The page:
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College Choice

Question: My son, a high school senior, was accepted to one of Minnesota's private colleges. We have been fortunate in that we invested over the years and have saved enough for about 3 years of his education at this school. He also received scholarships to a different MN private college that would pay for about 66% of his costs for 4 years, leaving him with a substantial amount of $ at graduation. I have 2 questions. He wants to turn down the scholarship and go to the other school. There is a difference in the 2 schools, one has a very strong regional reputation and the other a national reputation. He wants to forgo the scholarship for the national reputation. From a long-term $ perspective, what advice would you give to him? Second, assuming that he forgoes the scholarship, I am considering keeping the $ we saved for him invested and taking out loans to cover the cost of the education and then paying off the bulk of the loans at graduation. Is that a solid strategy? The investment has averaged 10% over the long term. Thank you for your advice. John

Answer: This is one of those times when the outcome of a financial decision is positive no matter what, yet people strongly disagree about the answer. Some of my friends are adamant that it doesn't pay to attend the more expensive, nationally known school. They'd leap at the scholarship money. Over the course of a lifetime, the importance of that degree shrinks, and the dollars saved add up. Other friends believe the national reputation is worth it if the student expects to attend graduate school, move to another part of the country upon graduation, or enter certain professions, like investment banking. To them, the extra money you're paying is the price of an "option" on a particular career choice and geographic mobility.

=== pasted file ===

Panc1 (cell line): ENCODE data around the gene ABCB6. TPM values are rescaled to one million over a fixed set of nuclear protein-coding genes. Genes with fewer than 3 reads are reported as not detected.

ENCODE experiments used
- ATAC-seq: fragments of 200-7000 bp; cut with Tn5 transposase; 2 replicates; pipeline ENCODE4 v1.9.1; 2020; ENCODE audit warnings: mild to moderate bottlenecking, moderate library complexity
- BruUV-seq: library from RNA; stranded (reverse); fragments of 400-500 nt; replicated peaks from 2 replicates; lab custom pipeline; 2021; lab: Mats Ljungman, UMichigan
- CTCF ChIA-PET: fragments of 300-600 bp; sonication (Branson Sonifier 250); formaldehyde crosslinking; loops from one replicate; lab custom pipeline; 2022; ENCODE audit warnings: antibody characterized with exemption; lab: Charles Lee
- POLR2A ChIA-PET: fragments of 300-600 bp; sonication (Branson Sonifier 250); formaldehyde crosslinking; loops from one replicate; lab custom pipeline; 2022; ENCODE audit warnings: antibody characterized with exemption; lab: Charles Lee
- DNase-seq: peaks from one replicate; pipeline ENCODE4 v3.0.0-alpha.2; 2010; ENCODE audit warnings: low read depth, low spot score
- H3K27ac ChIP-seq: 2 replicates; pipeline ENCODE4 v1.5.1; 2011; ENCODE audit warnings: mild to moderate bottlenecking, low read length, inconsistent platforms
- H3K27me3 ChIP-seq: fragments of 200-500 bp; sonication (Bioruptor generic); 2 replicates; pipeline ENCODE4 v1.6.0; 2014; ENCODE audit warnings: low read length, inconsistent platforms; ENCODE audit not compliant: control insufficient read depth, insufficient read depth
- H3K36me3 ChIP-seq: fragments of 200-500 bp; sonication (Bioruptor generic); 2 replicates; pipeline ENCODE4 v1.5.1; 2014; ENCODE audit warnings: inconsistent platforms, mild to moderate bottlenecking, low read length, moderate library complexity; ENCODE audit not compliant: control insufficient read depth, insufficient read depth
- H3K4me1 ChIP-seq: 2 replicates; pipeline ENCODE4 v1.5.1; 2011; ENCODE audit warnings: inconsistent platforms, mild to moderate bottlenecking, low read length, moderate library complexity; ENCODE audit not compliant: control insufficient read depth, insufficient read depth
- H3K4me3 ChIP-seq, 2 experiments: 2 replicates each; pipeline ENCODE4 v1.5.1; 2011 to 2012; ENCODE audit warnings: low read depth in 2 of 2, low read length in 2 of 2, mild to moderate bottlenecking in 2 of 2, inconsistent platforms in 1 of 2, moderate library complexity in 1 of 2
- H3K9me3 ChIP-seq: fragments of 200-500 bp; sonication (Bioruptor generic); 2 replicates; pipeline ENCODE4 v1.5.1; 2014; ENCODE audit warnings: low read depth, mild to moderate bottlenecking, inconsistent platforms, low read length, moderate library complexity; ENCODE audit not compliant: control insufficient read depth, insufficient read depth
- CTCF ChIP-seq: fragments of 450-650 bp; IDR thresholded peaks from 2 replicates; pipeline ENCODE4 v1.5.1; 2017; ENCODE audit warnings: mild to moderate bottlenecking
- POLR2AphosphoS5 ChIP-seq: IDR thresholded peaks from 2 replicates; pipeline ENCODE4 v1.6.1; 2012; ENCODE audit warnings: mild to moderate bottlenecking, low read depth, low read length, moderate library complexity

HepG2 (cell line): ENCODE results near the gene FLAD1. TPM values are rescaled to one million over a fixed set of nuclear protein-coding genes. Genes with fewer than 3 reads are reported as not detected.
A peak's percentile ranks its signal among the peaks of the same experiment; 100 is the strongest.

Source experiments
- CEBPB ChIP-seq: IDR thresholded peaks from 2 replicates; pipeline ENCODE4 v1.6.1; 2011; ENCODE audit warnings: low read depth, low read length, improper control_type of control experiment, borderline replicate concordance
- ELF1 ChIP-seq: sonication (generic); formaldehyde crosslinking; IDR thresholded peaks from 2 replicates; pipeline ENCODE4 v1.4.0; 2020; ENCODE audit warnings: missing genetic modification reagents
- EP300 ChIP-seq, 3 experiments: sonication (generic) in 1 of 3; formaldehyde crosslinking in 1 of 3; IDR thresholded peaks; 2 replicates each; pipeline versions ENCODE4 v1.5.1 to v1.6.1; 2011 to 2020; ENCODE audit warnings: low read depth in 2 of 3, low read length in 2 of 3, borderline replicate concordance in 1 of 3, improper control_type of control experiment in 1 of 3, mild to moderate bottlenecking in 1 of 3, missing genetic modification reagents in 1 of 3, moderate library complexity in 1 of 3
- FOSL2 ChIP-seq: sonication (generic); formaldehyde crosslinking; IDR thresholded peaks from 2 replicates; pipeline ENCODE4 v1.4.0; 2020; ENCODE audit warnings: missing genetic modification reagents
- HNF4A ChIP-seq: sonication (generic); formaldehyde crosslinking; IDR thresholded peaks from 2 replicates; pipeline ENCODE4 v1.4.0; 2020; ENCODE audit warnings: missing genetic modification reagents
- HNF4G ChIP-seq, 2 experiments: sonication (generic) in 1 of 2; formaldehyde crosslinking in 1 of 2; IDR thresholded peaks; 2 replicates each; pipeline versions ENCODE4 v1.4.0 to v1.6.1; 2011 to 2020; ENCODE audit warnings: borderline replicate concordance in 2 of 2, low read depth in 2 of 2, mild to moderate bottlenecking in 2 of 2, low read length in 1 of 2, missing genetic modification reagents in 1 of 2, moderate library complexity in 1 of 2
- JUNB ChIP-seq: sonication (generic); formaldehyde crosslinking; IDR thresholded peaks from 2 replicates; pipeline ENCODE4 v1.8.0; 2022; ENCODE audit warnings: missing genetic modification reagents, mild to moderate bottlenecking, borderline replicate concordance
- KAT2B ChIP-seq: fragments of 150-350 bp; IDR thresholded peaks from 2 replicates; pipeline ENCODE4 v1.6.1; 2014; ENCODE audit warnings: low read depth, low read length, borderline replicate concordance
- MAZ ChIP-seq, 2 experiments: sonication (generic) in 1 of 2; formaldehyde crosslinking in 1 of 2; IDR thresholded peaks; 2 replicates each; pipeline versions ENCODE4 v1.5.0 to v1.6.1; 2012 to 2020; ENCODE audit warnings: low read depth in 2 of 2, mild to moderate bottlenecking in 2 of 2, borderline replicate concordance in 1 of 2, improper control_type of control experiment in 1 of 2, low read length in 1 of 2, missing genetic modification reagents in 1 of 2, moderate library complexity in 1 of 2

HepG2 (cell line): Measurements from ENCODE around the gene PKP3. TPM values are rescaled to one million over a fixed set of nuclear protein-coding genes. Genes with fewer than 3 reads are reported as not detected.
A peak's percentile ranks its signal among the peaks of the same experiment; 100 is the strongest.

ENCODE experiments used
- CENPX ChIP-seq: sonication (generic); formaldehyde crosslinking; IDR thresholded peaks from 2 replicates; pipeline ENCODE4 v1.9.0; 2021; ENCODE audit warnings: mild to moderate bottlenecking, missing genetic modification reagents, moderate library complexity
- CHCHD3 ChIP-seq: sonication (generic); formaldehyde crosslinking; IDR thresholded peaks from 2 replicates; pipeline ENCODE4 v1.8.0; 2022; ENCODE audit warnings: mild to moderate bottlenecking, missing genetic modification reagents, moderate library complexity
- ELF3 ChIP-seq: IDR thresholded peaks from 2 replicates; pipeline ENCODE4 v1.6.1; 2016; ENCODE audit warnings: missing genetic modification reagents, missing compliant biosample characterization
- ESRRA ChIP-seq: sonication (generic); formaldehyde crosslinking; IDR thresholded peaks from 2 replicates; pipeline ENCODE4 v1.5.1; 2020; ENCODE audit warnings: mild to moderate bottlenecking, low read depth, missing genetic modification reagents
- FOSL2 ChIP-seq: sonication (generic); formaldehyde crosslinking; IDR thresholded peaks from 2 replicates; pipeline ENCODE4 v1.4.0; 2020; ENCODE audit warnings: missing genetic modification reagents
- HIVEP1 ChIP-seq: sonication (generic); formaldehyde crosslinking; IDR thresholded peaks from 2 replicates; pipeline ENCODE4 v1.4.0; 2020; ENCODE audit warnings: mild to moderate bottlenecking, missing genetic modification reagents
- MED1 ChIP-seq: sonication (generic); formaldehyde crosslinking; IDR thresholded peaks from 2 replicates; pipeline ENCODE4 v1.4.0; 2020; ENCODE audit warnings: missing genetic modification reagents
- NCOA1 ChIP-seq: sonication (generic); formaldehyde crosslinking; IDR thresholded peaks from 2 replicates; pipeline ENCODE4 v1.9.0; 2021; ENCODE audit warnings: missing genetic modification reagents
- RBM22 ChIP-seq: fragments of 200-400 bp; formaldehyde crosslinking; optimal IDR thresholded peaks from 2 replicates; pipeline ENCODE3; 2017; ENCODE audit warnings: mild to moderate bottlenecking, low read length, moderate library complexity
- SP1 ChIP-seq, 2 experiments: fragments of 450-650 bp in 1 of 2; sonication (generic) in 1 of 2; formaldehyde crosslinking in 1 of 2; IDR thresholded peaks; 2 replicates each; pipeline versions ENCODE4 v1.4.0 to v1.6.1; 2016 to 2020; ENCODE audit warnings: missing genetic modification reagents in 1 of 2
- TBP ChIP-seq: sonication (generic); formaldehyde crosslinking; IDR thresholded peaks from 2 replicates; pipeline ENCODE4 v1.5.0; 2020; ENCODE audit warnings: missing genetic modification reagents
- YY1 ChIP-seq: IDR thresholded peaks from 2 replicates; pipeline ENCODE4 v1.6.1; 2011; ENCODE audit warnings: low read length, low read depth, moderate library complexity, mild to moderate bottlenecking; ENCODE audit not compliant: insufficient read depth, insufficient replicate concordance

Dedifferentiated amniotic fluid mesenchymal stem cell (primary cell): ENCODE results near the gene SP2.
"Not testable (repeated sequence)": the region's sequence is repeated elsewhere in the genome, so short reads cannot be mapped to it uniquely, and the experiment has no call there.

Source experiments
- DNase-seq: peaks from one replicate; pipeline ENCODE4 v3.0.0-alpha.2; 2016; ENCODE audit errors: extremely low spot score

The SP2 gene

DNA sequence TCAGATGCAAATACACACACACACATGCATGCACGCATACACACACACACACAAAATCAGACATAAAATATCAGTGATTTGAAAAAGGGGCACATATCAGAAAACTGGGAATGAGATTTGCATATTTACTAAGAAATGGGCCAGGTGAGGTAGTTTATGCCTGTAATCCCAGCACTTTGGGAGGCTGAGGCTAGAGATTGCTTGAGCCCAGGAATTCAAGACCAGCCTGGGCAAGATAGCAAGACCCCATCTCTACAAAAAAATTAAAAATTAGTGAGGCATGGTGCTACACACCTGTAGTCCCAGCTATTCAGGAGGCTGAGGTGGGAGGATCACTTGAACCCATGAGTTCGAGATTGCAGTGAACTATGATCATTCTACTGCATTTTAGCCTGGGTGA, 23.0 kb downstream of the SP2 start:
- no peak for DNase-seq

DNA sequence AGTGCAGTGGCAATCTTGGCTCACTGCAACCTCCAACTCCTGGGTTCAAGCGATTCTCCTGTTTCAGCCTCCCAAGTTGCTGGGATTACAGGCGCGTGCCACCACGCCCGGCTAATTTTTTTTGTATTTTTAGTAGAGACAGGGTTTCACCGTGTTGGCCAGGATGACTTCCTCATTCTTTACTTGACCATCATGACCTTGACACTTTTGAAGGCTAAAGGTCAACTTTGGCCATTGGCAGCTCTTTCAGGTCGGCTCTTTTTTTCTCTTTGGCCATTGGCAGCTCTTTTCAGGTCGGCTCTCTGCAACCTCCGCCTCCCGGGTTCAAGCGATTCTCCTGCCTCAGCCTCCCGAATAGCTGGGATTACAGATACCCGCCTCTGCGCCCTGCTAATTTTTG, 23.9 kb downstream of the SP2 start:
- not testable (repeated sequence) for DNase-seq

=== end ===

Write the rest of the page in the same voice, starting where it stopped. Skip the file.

So, where do I come down? What strikes me over the past 30 years is just how good college and universities have become, including small private liberal arts colleges. The gaps in performance and quality have really narrowed even if national rankings haven't kept up with the transition. But your son has also expressed a clear preference for the better known school. One way to make this decision is insist that your son "own" more of his education. If he goes to the regional school, he graduates debt free--and that is a genuine advantage these days. He'll be in a position to choose a job at graduation based on desire (and perhaps a low income) rather than face the pressure to take a less desirable job that pays more because he has student loan bills to meet.

If he still wants to go to the other school, then I would have him borrow at least some money to pay the difference in costs himself. He won't graduate debt free. Instead, along with his diploma he will get a student loan repayment booklet. I think making the decision this way is a good life lesson.

That said, I would limit how much he borrows so that he still has a choice at graduation. For one thing, you have the savings. For another, you don't want him too burdened by debt. By the way, it can be a good strategy to borrow, even if you have the money, if there is a reason to keep your options open. You can always help them pay off their student loans at that point.

About the author

Chris Farrell is the economics editor of Marketplace Money.
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